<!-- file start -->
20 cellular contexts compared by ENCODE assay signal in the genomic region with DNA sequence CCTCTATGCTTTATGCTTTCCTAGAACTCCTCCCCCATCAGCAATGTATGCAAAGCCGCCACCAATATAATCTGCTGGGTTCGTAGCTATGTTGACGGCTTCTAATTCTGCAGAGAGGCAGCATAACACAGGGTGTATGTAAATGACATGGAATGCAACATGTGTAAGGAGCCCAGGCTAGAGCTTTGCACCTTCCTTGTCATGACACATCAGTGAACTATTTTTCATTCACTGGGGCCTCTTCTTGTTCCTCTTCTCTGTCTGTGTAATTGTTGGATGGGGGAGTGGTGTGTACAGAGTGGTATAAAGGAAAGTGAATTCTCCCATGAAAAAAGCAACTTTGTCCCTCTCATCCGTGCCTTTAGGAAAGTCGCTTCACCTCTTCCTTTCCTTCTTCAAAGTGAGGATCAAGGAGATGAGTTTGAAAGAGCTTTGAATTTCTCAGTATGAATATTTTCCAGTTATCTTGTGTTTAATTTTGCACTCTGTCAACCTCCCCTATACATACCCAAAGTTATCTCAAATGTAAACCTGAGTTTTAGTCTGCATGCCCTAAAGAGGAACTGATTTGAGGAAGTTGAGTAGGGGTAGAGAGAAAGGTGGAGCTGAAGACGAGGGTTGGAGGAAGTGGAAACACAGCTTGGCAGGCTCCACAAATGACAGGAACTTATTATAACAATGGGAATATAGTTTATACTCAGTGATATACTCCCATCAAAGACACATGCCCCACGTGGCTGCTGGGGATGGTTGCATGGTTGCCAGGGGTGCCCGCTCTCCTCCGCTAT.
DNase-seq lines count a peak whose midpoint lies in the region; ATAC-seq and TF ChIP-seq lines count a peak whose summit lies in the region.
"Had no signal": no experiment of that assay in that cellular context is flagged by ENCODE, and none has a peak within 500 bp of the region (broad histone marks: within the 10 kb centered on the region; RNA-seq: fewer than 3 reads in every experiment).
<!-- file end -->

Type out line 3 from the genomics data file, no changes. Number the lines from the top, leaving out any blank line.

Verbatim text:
"Had no signal": no experiment of that assay in that cellular context is flagged by ENCODE, and none has a peak within 500 bp of the region (broad histone marks: within the 10 kb centered on the region; RNA-seq: fewer than 3 reads in every experiment).